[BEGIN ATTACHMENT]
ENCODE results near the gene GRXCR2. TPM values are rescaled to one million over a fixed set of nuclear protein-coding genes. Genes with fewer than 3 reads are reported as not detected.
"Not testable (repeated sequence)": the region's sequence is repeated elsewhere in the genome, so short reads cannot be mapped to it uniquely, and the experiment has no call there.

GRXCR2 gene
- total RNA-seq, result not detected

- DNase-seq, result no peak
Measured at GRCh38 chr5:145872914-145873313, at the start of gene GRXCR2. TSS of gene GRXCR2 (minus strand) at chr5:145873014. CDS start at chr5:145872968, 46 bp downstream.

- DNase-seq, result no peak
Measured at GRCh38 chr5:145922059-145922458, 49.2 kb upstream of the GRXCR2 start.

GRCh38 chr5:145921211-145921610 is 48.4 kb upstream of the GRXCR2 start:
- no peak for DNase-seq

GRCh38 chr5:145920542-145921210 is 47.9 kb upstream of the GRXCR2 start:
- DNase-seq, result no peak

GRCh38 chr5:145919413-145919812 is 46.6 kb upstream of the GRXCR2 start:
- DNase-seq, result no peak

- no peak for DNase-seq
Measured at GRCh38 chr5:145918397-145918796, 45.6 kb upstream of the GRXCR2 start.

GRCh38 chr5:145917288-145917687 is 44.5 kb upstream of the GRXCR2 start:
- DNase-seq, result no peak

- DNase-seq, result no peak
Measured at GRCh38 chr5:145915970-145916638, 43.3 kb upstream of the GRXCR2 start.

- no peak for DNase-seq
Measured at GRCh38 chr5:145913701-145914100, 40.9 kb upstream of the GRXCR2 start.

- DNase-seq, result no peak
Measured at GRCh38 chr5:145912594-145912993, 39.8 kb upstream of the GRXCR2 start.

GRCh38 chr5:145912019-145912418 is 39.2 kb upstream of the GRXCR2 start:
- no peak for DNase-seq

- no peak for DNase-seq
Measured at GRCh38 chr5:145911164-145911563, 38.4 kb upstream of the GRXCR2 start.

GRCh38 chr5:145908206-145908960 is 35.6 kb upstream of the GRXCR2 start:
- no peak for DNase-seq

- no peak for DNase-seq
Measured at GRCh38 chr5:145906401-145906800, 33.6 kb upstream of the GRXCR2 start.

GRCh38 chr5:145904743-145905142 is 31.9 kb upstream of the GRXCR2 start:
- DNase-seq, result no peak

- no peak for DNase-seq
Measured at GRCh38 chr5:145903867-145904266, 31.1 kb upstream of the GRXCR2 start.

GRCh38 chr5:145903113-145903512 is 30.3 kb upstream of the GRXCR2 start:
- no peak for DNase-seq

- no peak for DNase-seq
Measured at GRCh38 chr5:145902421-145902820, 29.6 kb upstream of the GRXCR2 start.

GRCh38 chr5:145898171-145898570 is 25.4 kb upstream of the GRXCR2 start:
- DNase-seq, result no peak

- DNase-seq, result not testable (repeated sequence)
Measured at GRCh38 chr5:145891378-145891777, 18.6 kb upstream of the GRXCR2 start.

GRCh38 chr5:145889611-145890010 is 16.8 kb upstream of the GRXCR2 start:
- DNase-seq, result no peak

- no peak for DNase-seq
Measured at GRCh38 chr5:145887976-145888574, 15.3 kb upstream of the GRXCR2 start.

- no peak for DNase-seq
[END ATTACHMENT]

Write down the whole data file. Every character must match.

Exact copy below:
ENCODE results near the gene GRXCR2. TPM values are rescaled to one million over a fixed set of nuclear protein-coding genes. Genes with fewer than 3 reads are reported as not detected.
"Not testable (repeated sequence)": the region's sequence is repeated elsewhere in the genome, so short reads cannot be mapped to it uniquely, and the experiment has no call there.

GRXCR2 gene
- total RNA-seq, result not detected

- DNase-seq, result no peak
Measured at GRCh38 chr5:145872914-145873313, at the start of gene GRXCR2. TSS of gene GRXCR2 (minus strand) at chr5:145873014. CDS start at chr5:145872968, 46 bp downstream.

- DNase-seq, result no peak
Measured at GRCh38 chr5:145922059-145922458, 49.2 kb upstream of the GRXCR2 start.

GRCh38 chr5:145921211-145921610 is 48.4 kb upstream of the GRXCR2 start:
- no peak for DNase-seq

GRCh38 chr5:145920542-145921210 is 47.9 kb upstream of the GRXCR2 start:
- DNase-seq, result no peak

GRCh38 chr5:145919413-145919812 is 46.6 kb upstream of the GRXCR2 start:
- DNase-seq, result no peak

- no peak for DNase-seq
Measured at GRCh38 chr5:145918397-145918796, 45.6 kb upstream of the GRXCR2 start.

GRCh38 chr5:145917288-145917687 is 44.5 kb upstream of the GRXCR2 start:
- DNase-seq, result no peak

- DNase-seq, result no peak
Measured at GRCh38 chr5:145915970-145916638, 43.3 kb upstream of the GRXCR2 start.

- no peak for DNase-seq
Measured at GRCh38 chr5:145913701-145914100, 40.9 kb upstream of the GRXCR2 start.

- DNase-seq, result no peak
Measured at GRCh38 chr5:145912594-145912993, 39.8 kb upstream of the GRXCR2 start.

GRCh38 chr5:145912019-145912418 is 39.2 kb upstream of the GRXCR2 start:
- no peak for DNase-seq

- no peak for DNase-seq
Measured at GRCh38 chr5:145911164-145911563, 38.4 kb upstream of the GRXCR2 start.

GRCh38 chr5:145908206-145908960 is 35.6 kb upstream of the GRXCR2 start:
- no peak for DNase-seq

- no peak for DNase-seq
Measured at GRCh38 chr5:145906401-145906800, 33.6 kb upstream of the GRXCR2 start.

GRCh38 chr5:145904743-145905142 is 31.9 kb upstream of the GRXCR2 start:
- DNase-seq, result no peak

- no peak for DNase-seq
Measured at GRCh38 chr5:145903867-145904266, 31.1 kb upstream of the GRXCR2 start.

GRCh38 chr5:145903113-145903512 is 30.3 kb upstream of the GRXCR2 start:
- no peak for DNase-seq

- no peak for DNase-seq
Measured at GRCh38 chr5:145902421-145902820, 29.6 kb upstream of the GRXCR2 start.

GRCh38 chr5:145898171-145898570 is 25.4 kb upstream of the GRXCR2 start:
- DNase-seq, result no peak

- DNase-seq, result not testable (repeated sequence)
Measured at GRCh38 chr5:145891378-145891777, 18.6 kb upstream of the GRXCR2 start.

GRCh38 chr5:145889611-145890010 is 16.8 kb upstream of the GRXCR2 start:
- DNase-seq, result no peak

- no peak for DNase-seq
Measured at GRCh38 chr5:145887976-145888574, 15.3 kb upstream of the GRXCR2 start.

- no peak for DNase-seq